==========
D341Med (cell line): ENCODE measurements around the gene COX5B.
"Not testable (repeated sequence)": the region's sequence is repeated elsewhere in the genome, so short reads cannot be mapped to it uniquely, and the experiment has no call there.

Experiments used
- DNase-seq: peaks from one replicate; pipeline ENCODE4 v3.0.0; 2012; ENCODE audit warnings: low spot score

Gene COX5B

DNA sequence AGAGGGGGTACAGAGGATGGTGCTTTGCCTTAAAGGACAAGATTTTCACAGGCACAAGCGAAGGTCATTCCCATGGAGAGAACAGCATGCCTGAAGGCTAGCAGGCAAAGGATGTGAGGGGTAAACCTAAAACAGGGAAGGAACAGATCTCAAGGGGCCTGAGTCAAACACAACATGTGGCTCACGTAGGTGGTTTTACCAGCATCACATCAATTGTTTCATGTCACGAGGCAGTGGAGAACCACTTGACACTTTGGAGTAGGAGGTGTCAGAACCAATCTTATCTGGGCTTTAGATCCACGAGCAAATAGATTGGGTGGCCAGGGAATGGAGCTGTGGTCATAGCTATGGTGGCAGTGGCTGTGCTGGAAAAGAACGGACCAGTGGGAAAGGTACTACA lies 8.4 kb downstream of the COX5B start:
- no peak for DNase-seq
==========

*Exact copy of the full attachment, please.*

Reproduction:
D341Med (cell line): ENCODE measurements around the gene COX5B.
"Not testable (repeated sequence)": the region's sequence is repeated elsewhere in the genome, so short reads cannot be mapped to it uniquely, and the experiment has no call there.

Experiments used
- DNase-seq: peaks from one replicate; pipeline ENCODE4 v3.0.0; 2012; ENCODE audit warnings: low spot score

Gene COX5B

DNA sequence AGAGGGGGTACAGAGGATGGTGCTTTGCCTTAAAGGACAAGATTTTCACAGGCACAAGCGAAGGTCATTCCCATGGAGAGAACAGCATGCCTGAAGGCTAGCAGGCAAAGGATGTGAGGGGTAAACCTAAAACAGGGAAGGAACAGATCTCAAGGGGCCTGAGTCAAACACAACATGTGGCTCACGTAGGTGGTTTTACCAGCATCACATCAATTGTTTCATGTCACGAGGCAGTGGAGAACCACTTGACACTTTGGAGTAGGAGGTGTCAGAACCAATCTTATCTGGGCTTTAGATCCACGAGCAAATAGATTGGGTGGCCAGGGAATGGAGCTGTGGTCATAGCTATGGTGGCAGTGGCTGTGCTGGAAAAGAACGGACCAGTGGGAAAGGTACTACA lies 8.4 kb downstream of the COX5B start:
- no peak for DNase-seq